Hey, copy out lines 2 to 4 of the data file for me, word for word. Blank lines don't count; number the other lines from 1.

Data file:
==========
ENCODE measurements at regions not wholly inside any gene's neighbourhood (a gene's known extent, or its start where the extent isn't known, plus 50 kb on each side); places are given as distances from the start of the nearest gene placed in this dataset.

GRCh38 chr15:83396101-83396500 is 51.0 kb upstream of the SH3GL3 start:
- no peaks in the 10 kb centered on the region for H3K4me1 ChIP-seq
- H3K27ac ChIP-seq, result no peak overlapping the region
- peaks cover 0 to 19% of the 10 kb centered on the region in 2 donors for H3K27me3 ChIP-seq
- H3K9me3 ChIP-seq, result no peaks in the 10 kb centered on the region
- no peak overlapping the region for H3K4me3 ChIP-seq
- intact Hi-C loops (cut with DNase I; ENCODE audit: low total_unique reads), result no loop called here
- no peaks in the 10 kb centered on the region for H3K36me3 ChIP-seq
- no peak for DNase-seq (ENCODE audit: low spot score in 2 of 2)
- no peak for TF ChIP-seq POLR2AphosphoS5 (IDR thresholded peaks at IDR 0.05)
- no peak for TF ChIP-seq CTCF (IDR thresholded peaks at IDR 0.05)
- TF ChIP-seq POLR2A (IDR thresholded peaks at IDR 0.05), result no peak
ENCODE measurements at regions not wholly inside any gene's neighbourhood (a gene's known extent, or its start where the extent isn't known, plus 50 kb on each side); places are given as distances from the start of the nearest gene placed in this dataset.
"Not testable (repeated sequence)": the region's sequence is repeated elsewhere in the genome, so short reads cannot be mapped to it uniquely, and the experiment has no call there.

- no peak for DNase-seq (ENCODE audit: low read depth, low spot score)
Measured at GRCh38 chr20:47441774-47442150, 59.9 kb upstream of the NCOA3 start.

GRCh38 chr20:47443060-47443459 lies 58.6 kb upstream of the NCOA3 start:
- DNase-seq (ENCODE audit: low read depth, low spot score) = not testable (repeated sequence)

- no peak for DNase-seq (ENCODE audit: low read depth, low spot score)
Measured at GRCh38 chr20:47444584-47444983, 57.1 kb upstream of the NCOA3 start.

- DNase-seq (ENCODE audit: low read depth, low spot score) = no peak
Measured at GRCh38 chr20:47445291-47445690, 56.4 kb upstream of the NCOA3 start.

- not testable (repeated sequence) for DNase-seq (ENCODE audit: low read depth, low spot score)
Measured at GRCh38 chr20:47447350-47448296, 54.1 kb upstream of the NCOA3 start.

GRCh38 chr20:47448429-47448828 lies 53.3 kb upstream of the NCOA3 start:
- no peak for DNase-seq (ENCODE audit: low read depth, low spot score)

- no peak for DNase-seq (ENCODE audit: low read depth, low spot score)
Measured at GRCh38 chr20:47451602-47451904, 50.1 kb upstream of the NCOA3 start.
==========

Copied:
GRCh38 chr15:83396101-83396500 is 51.0 kb upstream of the SH3GL3 start:
- no peaks in the 10 kb centered on the region for H3K4me1 ChIP-seq
- H3K27ac ChIP-seq, result no peak overlapping the region